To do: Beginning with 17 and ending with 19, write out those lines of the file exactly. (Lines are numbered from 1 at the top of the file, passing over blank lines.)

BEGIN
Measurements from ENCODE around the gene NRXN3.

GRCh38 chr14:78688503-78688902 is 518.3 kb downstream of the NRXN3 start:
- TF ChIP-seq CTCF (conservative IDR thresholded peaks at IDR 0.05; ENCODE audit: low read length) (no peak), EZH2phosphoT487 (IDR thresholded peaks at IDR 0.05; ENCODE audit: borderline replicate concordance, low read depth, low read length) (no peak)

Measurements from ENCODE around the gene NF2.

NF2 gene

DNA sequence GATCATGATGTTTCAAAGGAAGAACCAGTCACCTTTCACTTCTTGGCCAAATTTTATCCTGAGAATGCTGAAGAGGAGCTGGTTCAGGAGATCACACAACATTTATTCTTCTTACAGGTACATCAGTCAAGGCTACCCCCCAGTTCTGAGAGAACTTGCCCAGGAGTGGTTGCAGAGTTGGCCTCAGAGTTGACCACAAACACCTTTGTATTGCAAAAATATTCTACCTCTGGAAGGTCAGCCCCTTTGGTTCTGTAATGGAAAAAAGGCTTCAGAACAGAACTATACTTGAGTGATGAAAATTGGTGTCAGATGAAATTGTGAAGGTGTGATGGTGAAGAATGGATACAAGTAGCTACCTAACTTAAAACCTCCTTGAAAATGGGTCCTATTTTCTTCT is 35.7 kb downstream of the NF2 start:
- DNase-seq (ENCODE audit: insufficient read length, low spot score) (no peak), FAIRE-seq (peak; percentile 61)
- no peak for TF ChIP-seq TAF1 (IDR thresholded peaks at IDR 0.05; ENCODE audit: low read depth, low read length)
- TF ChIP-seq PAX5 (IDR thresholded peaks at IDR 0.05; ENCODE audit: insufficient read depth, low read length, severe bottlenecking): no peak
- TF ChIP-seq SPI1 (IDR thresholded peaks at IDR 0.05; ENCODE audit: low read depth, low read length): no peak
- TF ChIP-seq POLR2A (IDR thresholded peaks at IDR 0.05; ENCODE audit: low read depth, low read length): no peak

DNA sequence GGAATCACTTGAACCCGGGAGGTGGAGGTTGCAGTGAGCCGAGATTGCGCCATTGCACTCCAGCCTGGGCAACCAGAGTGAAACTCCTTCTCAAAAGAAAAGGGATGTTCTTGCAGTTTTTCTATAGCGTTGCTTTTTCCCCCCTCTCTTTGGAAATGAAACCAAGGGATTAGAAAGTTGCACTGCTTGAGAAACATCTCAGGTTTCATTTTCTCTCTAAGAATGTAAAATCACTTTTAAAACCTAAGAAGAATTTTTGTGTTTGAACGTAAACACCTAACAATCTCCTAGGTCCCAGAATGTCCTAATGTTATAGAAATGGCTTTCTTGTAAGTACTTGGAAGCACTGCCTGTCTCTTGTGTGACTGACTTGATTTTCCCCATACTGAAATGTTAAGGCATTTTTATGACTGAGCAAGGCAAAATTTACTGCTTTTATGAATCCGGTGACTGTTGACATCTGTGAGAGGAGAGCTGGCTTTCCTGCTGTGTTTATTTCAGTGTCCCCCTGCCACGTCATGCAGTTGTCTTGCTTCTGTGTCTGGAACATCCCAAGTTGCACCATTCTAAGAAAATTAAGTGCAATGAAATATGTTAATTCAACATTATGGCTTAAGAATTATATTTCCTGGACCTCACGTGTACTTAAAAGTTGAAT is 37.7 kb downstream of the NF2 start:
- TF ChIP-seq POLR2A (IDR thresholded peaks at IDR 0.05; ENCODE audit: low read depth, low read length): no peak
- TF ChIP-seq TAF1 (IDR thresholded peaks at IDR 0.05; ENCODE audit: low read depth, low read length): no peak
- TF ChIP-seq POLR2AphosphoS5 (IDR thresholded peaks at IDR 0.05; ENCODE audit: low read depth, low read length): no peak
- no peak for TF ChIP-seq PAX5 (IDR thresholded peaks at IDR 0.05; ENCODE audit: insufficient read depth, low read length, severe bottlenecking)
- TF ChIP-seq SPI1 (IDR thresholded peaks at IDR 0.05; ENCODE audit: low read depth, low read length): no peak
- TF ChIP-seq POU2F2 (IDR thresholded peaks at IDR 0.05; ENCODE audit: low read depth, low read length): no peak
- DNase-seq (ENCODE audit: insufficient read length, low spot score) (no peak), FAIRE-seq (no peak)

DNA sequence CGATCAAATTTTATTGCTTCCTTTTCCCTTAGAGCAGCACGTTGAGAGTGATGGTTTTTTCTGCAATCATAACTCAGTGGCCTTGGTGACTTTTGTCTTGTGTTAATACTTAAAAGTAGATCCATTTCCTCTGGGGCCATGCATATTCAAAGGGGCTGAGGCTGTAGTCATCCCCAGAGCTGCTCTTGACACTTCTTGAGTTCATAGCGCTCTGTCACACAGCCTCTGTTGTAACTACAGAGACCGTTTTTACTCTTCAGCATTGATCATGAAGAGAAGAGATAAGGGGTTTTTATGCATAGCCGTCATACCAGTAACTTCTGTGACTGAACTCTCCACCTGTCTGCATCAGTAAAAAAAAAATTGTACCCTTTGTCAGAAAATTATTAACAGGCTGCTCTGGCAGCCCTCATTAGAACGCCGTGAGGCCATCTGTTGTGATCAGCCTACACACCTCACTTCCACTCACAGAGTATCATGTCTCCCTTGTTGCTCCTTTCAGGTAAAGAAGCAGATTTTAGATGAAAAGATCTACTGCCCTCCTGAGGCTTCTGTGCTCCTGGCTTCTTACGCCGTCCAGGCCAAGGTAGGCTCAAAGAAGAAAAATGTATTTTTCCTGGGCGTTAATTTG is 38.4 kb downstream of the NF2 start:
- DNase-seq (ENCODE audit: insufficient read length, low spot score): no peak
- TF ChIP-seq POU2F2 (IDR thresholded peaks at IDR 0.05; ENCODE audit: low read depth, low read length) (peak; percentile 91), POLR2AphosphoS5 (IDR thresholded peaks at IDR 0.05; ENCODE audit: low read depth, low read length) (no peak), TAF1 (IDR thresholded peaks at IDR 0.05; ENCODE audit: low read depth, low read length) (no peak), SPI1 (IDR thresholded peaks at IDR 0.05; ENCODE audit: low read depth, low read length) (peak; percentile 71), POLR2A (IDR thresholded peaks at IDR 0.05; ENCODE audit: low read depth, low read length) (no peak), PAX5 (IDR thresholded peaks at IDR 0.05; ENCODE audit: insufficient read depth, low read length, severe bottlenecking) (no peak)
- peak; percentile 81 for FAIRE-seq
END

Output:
- TF ChIP-seq SPI1 (IDR thresholded peaks at IDR 0.05; ENCODE audit: low read depth, low read length): no peak
- TF ChIP-seq POU2F2 (IDR thresholded peaks at IDR 0.05; ENCODE audit: low read depth, low read length): no peak
- DNase-seq (ENCODE audit: insufficient read length, low spot score) (no peak), FAIRE-seq (no peak)